The two major players in this online world come in the form of Facebook and Twitter. The former was created in February 2004 and as of January 2014 has an astonishing 1.3 billion active users. Mark Zuckerberg’s creation overtook previous social networking sites such as Bebo and MySpace to become the colossal machine it is today.

twitterfootballTwitter, a relative latecomer to the party, was founded two years later in March 2006. Around 645 million people are now tweeting to their heart’s content. The power that these two forums possess is incredible; clubs and players alike have embraced its bountiful opportunities. These two sites have made footballers more accessible than ever before. Fans from across the globe have the opportunity to connect in a new way with their sporting deities.

Football is at the forefront of the online stratosphere. The Brazilian midfielder, Kaka, who became the first athlete to achieve ten million followers on Twitter in April 2012, exemplifies this. He now has eighteen million followers: the growth is staggering. The 2013 Ballon d’Or victor, Cristiano Ronaldo, has now outstripped his former Real Madrid colleague with 24.3 million followers. The Portuguese superstar has a huge online presence and is the fourth most ‘liked’ person on Facebook with over 73 million.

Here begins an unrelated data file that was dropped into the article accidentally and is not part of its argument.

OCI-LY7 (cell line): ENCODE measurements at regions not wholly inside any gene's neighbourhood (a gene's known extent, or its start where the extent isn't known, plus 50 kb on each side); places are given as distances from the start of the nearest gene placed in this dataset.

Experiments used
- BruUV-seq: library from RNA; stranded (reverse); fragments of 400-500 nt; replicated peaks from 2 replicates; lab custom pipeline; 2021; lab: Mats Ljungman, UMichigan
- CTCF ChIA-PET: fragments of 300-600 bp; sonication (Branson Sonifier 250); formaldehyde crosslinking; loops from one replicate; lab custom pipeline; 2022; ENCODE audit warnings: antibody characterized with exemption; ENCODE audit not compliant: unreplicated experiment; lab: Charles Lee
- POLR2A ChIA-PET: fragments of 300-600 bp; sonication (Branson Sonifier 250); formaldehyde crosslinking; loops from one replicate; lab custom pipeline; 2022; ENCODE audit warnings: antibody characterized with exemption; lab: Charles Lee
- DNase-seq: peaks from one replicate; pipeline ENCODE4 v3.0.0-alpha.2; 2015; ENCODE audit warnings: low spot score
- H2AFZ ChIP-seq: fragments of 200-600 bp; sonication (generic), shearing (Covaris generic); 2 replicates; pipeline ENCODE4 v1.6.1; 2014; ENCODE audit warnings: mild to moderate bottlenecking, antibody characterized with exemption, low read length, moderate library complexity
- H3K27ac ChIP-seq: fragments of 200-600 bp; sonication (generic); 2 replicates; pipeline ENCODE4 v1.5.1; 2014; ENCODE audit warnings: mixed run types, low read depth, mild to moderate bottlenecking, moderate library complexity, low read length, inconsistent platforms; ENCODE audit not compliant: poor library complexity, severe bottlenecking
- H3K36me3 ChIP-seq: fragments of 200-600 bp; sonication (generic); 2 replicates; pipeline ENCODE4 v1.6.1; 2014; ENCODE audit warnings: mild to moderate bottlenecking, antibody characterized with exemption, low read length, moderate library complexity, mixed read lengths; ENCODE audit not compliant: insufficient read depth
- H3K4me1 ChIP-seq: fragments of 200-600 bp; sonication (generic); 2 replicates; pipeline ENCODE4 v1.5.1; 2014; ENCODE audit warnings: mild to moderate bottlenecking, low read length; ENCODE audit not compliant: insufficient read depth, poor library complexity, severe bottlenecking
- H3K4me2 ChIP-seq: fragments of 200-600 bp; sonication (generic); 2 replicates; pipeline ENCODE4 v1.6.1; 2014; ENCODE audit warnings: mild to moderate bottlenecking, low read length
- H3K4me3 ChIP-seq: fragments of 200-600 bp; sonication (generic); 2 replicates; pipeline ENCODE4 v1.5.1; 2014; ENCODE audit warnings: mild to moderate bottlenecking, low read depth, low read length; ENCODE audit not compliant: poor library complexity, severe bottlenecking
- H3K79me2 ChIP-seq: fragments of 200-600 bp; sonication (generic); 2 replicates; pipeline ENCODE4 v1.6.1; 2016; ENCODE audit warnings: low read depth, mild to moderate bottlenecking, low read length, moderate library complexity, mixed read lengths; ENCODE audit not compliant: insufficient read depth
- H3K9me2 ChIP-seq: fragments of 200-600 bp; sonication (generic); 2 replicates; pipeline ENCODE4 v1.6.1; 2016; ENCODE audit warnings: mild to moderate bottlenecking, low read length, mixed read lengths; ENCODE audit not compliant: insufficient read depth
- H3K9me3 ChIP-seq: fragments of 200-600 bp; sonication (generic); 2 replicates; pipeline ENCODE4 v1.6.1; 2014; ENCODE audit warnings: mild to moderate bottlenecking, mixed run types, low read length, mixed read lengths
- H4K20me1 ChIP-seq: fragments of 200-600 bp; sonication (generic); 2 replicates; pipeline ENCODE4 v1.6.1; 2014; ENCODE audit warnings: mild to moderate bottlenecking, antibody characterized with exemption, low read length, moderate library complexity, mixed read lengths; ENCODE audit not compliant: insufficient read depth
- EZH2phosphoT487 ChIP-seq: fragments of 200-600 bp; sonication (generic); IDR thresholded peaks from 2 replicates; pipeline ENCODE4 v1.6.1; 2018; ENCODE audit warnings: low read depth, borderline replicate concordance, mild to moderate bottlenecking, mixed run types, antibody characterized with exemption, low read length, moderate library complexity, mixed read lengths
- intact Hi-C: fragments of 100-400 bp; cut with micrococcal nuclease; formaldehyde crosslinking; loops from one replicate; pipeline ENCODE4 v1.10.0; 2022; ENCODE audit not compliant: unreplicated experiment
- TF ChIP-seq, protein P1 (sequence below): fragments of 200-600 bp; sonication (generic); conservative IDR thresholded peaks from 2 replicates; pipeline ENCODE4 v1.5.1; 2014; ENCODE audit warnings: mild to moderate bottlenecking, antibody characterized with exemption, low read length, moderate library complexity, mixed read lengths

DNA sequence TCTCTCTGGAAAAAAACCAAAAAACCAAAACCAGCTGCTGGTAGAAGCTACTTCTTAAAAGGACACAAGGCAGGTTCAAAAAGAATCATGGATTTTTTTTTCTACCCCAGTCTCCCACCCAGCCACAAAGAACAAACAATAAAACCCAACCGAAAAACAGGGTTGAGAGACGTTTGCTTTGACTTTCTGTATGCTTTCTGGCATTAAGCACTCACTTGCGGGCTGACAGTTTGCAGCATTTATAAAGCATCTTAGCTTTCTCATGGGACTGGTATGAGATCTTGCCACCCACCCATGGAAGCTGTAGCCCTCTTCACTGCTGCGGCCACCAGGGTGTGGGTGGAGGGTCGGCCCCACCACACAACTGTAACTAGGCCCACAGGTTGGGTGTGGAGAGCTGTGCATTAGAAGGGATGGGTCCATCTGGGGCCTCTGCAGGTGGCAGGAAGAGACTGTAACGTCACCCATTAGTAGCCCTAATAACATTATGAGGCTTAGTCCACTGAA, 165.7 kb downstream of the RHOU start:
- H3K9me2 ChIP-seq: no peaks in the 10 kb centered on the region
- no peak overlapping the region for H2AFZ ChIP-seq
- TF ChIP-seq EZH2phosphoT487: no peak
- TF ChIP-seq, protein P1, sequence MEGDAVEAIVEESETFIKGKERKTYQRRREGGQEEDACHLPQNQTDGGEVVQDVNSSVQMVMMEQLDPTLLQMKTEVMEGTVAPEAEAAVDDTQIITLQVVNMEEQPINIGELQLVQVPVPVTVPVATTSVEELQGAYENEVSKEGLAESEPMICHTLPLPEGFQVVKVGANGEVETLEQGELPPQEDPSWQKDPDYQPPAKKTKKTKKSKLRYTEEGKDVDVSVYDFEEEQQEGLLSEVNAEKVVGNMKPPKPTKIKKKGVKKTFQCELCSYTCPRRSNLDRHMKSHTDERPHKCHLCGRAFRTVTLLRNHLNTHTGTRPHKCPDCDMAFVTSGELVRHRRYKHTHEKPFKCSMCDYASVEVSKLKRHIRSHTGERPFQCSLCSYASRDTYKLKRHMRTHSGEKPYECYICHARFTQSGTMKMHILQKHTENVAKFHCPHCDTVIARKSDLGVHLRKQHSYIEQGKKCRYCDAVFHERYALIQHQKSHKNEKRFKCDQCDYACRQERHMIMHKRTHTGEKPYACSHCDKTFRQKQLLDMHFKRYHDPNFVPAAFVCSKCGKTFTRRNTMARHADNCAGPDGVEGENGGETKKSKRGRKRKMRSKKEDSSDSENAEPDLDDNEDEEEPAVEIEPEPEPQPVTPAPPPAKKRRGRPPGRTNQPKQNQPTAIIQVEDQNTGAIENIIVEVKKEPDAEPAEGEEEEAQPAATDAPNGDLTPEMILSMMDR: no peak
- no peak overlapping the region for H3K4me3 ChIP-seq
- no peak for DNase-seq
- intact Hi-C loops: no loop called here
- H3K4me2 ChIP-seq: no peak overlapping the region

His footballing nemesis, Lionel Messi, is lagging behind with 53.6 million ‘likes’. The photo-sharing website, Instagram, founded in 2010 has added yet another dimension to the way the football world can interact with its fans. The new Barcelona striker and poster boy for the 2014 World Cup, Neymar Junior, is the most popular footballer on this platform with 3.8 million followers.

Social media has helped rekindle the fans’ personal relationship with the world’s best players: a relationship that was potentially slipping away.

The way in which football has adapted to social media, especially in the past couple of years, is admirable. It has reconnected the sport with its fans. Supporters had become more and more disillusioned. As the lives of their players moved far out of reach from their own reality, they could not empathise on the same level as they had previously. Social media has helped turn the tide of remoteness.

Joey Barton is a perfect and well-known example. The way in which he has used Twitter to nurse and mend his reputation is remarkable. The perception of the QPR player has been transformed. Social media can be utilised, like Barton showed, to mend relations and build broken bridges between the game and its public.

This was the first stage in the ongoing development of social media in football. The strengthening of the player-fan bond also has extremely beneficial economic consequences. The marketing and advertising potential of their captive audience is mouth-watering. This is the next stage.